I’ve added Alexander’s name and information to the Findagrave database for anyone who has the same question in the future.

I was also glad to be able to share a bit of fun information about Alexander with our informant, as well. Although her family knew that he had a registered patent for a washing machine, they had not yet seen a picture of it. Here it is:

p.txt Alexander was quite ingenious, and surely his blacksmithing skills came into play with the design.
The description of the machine is in Alexanders own words, so it gives an insight into his engineering skills.

“…the clothes are thoroughly washed or scoured and boiled at the same time. The clothes are thoroughly cleaned without danger of injuring oUS706418-0r tearing the same, and the machine is adapted for washing the finest fabrics – lace curtains and the like. The water is kept constantly boiling by the heater and s continuously circulated throughout he revolving drum an brought into contact with the clothes contained therein. The clothes are constantly carried upward and dripped by means of the radially-disposed ribs and are at the same time subjected to the scoring or rubbing action of the rotary washboard.”

It actually sounds quite like our washing machines today!

Thanks to Jan for solving our mystery.

FullSizeRender-2 copy 3This story has now come full circle, and I got to meet Jan and Eddie in person this week! Eddie even brought me a copy of the undertaker’s bill for Alexander’s funeral. Though the spelling is a bit amusing, once you realize that the funeral cost was quite high for the time it becomes clear that the family probably couldn’t also afford to have his side of the gravestone engraved at the same time.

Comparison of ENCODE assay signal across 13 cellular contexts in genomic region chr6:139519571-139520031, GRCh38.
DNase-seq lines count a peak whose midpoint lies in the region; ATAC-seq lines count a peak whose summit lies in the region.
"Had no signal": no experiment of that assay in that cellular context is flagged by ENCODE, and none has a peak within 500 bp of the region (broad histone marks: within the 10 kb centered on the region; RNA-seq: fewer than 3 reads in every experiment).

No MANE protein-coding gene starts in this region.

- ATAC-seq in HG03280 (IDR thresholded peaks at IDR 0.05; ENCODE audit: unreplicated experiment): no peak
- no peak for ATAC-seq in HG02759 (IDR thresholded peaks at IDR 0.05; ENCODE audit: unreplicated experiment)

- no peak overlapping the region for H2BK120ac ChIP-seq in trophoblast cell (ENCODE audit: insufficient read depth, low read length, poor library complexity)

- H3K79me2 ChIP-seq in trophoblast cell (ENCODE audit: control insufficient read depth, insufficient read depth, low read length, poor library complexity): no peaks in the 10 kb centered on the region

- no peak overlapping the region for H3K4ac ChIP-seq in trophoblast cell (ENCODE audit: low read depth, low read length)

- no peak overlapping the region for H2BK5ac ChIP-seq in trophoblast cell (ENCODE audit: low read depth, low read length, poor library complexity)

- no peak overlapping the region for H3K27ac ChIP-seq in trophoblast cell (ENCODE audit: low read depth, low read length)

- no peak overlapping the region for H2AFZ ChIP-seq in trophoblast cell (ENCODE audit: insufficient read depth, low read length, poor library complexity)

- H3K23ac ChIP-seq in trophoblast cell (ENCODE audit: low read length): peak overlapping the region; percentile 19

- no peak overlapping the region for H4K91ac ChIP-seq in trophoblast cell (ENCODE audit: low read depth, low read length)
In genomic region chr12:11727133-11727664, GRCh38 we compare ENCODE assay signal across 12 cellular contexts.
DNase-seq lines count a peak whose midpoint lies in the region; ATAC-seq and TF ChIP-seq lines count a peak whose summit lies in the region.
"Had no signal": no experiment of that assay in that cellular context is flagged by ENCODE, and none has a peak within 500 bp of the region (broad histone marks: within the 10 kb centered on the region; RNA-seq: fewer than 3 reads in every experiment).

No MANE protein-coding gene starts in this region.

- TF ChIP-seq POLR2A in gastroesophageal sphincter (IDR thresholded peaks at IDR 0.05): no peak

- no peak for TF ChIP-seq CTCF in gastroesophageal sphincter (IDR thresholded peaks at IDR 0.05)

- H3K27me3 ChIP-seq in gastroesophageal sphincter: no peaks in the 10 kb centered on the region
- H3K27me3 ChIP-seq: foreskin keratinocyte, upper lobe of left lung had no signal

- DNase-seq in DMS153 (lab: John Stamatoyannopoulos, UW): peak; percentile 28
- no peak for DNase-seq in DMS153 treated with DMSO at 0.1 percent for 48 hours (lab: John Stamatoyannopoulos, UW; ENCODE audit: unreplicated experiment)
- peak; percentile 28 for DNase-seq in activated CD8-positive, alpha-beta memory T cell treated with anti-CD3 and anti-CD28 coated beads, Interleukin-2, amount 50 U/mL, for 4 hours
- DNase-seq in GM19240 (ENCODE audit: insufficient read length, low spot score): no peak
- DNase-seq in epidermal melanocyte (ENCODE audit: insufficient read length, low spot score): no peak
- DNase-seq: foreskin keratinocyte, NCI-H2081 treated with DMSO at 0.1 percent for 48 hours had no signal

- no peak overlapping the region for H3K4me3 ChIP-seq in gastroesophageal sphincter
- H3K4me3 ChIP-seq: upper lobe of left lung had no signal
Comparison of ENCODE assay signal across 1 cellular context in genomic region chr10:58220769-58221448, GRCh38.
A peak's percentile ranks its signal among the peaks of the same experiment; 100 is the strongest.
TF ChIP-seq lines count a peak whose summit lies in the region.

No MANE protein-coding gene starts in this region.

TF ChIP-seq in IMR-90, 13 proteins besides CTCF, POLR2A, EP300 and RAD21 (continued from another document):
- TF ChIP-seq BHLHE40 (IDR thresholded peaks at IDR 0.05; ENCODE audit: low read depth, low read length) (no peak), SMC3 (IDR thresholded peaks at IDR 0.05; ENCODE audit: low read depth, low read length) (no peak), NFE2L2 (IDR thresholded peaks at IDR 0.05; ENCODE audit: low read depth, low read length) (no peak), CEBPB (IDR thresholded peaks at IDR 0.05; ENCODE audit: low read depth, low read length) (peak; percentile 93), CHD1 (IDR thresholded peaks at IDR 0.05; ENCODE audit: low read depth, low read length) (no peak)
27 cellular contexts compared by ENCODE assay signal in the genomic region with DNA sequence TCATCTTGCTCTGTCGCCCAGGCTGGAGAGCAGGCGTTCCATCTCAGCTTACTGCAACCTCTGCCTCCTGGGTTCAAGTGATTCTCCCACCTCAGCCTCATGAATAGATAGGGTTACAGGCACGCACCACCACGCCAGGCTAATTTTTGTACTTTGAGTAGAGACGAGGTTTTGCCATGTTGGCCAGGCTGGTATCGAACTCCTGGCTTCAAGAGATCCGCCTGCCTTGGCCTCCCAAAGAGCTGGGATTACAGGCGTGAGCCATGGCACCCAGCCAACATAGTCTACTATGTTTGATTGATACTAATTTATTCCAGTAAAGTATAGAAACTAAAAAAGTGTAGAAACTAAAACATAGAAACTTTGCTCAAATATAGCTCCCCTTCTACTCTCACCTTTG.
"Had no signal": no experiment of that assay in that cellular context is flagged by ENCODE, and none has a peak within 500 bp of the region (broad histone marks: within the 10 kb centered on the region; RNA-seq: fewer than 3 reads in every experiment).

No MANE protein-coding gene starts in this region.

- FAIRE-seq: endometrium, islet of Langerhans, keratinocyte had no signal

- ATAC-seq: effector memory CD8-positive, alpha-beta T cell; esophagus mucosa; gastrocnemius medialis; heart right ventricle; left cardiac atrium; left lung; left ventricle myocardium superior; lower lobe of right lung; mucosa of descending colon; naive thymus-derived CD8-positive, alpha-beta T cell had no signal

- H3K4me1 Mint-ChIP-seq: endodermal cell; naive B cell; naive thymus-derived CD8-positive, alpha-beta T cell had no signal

Jan and Eddie are looking into having the stone engraving completed.

After having lunch and hearing more about their family genealogy, we went to see the home where Eddie’s family survived Galveston’s 1900 hurricane.

It has been restored, and is adorable! That’s Eddie and his lovely wife Jan standing on the porch.FullSizeRender-2 copy

They weren’t able to find out who currently owns the home, but are very interested in finding out. Now the only thing left undone is to hopefully someday see the inside. Hey…it doesn’t hurt to dream!

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Is Elizabeth Eternally Waiting?

(I’m re-posting this from my former blog “Headstones and Footnotes” because I have some fun updates to share as a follow-up!)

ElizaIsrael While walking through the LaPorte Cemetery in Harris County, Texas this gravestone caught my attention. It’s a lovely marker in wonderful shape, despite being over 100 years old. But what intrigued me is that someone seems to be missing.

Only half of the stone is engraved.

“Eliza, beloved wife of A.C. Israel”was interred here in 1910, having passed away at the age of 64. The other side of the marker was obviously left blank in wait for the passing of her husband…but where is he? Unless he is breaking a Guinness World record for age, surely he has passed away by now.